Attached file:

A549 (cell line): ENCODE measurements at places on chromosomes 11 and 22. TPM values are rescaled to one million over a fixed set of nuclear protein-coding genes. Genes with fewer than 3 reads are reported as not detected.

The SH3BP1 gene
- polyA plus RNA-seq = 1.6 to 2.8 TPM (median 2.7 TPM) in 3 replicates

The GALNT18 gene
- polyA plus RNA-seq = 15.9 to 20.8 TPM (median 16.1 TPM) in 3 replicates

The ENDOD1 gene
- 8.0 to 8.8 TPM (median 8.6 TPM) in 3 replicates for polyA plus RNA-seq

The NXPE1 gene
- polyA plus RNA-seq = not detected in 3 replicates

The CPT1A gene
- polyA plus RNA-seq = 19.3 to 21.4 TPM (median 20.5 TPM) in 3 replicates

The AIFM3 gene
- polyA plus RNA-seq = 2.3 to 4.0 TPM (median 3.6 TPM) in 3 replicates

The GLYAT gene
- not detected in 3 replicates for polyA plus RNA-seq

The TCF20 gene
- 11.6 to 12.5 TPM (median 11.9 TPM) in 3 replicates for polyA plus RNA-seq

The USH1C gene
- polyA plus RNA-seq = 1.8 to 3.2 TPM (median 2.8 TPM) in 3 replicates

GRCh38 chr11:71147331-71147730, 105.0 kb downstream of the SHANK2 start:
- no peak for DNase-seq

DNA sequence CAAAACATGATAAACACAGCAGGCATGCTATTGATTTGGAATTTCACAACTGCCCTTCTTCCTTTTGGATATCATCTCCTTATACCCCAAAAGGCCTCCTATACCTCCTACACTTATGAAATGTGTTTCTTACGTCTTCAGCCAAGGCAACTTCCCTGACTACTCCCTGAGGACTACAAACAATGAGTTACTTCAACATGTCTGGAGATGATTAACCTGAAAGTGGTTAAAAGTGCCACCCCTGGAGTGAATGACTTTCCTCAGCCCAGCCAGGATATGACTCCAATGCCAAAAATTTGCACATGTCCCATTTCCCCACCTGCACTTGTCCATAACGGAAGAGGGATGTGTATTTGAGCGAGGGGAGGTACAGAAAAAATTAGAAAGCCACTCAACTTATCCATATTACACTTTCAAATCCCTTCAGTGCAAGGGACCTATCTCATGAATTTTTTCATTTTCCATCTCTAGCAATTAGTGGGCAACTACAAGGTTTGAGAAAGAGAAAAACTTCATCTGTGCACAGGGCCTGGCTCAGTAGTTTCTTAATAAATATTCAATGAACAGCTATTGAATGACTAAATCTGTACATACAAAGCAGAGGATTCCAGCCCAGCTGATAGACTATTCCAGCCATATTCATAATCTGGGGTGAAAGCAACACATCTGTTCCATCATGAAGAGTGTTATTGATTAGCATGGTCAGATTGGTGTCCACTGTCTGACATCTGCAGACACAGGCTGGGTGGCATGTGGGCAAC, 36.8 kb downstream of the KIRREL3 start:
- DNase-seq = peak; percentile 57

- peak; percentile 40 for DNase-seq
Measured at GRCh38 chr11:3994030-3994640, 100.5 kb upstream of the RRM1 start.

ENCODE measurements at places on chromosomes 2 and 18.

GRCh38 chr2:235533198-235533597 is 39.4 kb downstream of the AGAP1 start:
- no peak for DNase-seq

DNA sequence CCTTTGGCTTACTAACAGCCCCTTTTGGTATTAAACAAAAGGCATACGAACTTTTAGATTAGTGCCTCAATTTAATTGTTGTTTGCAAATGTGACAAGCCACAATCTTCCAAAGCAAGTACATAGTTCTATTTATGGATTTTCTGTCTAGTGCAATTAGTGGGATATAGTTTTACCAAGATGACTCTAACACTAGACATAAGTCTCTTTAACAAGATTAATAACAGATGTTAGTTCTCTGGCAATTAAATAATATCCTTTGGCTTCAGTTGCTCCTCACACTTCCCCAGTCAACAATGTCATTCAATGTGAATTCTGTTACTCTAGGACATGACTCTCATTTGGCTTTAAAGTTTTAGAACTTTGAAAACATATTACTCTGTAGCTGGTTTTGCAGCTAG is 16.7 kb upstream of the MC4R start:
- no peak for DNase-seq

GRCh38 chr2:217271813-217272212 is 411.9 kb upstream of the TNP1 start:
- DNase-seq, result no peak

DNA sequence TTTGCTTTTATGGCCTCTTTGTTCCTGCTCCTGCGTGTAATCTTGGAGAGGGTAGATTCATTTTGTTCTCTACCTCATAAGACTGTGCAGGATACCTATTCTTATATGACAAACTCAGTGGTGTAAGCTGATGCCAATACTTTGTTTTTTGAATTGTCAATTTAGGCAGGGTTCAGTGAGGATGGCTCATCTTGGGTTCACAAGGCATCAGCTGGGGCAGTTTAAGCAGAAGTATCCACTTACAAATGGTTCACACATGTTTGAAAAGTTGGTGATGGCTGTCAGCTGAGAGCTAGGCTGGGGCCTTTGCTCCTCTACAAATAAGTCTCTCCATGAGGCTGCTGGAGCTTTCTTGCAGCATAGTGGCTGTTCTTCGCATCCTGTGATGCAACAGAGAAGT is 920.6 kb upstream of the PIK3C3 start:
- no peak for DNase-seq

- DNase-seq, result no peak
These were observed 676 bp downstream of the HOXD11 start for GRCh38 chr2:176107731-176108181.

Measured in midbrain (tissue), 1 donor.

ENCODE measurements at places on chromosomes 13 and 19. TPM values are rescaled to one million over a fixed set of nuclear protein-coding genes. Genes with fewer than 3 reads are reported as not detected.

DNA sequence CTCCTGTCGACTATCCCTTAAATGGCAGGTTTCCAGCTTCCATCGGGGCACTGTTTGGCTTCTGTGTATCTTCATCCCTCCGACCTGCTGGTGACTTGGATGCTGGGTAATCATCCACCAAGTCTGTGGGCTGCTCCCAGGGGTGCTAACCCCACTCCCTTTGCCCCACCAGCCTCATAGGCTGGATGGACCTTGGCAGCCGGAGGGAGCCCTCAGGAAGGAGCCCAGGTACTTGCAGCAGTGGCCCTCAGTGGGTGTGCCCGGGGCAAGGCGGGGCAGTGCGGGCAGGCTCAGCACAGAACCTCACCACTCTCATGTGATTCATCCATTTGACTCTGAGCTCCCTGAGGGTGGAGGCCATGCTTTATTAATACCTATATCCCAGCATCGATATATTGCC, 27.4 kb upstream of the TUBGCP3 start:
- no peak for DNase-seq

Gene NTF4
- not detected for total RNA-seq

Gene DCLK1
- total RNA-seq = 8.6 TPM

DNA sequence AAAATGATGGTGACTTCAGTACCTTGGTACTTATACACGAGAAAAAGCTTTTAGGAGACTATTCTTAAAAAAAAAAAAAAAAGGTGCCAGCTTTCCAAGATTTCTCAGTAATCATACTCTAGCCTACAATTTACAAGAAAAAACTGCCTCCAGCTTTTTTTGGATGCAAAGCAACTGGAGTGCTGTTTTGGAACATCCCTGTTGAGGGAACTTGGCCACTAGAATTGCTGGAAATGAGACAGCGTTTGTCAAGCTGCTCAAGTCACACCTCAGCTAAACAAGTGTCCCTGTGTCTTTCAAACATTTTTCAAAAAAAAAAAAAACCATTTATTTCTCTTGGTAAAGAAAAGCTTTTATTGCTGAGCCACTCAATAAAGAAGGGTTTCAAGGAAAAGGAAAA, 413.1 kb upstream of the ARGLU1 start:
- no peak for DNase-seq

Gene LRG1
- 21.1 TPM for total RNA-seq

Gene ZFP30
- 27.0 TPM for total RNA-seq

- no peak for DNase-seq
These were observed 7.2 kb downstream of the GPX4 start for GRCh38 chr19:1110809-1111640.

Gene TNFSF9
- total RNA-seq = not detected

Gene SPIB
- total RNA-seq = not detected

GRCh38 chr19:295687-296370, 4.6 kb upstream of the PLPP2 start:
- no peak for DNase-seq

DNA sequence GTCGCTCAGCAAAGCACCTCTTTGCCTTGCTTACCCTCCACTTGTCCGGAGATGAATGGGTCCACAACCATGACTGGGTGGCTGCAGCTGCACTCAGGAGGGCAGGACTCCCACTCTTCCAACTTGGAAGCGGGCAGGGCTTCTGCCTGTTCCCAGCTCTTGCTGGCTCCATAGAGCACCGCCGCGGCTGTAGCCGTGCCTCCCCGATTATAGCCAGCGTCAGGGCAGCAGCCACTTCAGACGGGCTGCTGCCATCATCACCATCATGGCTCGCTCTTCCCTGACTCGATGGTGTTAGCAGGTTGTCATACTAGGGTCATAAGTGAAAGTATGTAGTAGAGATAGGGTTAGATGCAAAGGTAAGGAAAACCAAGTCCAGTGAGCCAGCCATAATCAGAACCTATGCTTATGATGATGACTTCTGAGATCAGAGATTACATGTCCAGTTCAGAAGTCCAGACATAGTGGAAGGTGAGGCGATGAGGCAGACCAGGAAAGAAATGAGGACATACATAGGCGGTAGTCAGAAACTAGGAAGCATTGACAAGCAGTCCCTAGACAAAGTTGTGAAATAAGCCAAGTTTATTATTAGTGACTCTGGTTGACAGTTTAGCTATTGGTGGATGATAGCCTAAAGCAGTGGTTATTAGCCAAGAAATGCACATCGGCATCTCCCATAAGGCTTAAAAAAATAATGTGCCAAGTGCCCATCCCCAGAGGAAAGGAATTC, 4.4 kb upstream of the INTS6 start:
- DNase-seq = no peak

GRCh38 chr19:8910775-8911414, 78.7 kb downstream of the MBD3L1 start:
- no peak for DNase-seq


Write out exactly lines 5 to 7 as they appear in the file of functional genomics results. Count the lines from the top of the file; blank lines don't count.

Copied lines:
- polyA plus RNA-seq = 15.9 to 20.8 TPM (median 16.1 TPM) in 3 replicates

The ENDOD1 gene
- 8.0 to 8.8 TPM (median 8.6 TPM) in 3 replicates for polyA plus RNA-seq